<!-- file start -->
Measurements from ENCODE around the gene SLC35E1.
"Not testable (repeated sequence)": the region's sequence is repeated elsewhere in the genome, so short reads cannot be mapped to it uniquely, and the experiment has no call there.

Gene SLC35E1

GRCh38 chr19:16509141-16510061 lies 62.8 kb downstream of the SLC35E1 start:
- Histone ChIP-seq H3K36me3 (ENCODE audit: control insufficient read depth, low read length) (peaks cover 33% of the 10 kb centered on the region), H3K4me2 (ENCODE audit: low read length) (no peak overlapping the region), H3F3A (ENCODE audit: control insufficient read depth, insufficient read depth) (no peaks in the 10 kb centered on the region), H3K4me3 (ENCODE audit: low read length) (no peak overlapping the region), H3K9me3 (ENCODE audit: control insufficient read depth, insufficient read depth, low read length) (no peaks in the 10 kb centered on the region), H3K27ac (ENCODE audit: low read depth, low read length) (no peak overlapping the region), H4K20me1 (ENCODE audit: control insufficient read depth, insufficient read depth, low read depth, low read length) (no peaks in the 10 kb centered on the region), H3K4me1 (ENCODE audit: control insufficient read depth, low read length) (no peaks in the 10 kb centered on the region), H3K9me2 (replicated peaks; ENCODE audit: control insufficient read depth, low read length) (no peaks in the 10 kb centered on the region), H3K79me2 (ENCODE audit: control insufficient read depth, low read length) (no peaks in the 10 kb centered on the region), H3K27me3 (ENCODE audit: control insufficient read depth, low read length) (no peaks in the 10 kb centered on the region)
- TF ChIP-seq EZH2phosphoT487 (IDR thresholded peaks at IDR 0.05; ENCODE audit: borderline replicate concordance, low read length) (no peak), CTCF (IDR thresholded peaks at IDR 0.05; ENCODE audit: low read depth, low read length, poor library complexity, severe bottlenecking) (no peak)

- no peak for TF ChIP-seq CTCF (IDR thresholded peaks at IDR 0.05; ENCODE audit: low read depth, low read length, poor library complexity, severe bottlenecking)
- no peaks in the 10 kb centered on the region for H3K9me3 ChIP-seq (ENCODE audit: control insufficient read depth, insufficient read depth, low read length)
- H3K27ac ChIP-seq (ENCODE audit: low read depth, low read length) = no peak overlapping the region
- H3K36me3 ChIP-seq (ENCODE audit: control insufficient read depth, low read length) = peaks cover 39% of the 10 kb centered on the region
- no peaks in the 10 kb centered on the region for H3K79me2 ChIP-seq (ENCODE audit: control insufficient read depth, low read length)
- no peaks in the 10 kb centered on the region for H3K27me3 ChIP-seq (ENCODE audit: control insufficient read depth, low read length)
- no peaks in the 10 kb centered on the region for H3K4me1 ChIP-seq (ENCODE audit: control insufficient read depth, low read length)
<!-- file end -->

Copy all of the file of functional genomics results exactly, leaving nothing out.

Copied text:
Measurements from ENCODE around the gene SLC35E1.
"Not testable (repeated sequence)": the region's sequence is repeated elsewhere in the genome, so short reads cannot be mapped to it uniquely, and the experiment has no call there.

Gene SLC35E1

GRCh38 chr19:16509141-16510061 lies 62.8 kb downstream of the SLC35E1 start:
- Histone ChIP-seq H3K36me3 (ENCODE audit: control insufficient read depth, low read length) (peaks cover 33% of the 10 kb centered on the region), H3K4me2 (ENCODE audit: low read length) (no peak overlapping the region), H3F3A (ENCODE audit: control insufficient read depth, insufficient read depth) (no peaks in the 10 kb centered on the region), H3K4me3 (ENCODE audit: low read length) (no peak overlapping the region), H3K9me3 (ENCODE audit: control insufficient read depth, insufficient read depth, low read length) (no peaks in the 10 kb centered on the region), H3K27ac (ENCODE audit: low read depth, low read length) (no peak overlapping the region), H4K20me1 (ENCODE audit: control insufficient read depth, insufficient read depth, low read depth, low read length) (no peaks in the 10 kb centered on the region), H3K4me1 (ENCODE audit: control insufficient read depth, low read length) (no peaks in the 10 kb centered on the region), H3K9me2 (replicated peaks; ENCODE audit: control insufficient read depth, low read length) (no peaks in the 10 kb centered on the region), H3K79me2 (ENCODE audit: control insufficient read depth, low read length) (no peaks in the 10 kb centered on the region), H3K27me3 (ENCODE audit: control insufficient read depth, low read length) (no peaks in the 10 kb centered on the region)
- TF ChIP-seq EZH2phosphoT487 (IDR thresholded peaks at IDR 0.05; ENCODE audit: borderline replicate concordance, low read length) (no peak), CTCF (IDR thresholded peaks at IDR 0.05; ENCODE audit: low read depth, low read length, poor library complexity, severe bottlenecking) (no peak)

- no peak for TF ChIP-seq CTCF (IDR thresholded peaks at IDR 0.05; ENCODE audit: low read depth, low read length, poor library complexity, severe bottlenecking)
- no peaks in the 10 kb centered on the region for H3K9me3 ChIP-seq (ENCODE audit: control insufficient read depth, insufficient read depth, low read length)
- H3K27ac ChIP-seq (ENCODE audit: low read depth, low read length) = no peak overlapping the region
- H3K36me3 ChIP-seq (ENCODE audit: control insufficient read depth, low read length) = peaks cover 39% of the 10 kb centered on the region
- no peaks in the 10 kb centered on the region for H3K79me2 ChIP-seq (ENCODE audit: control insufficient read depth, low read length)
- no peaks in the 10 kb centered on the region for H3K27me3 ChIP-seq (ENCODE audit: control insufficient read depth, low read length)
- no peaks in the 10 kb centered on the region for H3K4me1 ChIP-seq (ENCODE audit: control insufficient read depth, low read length)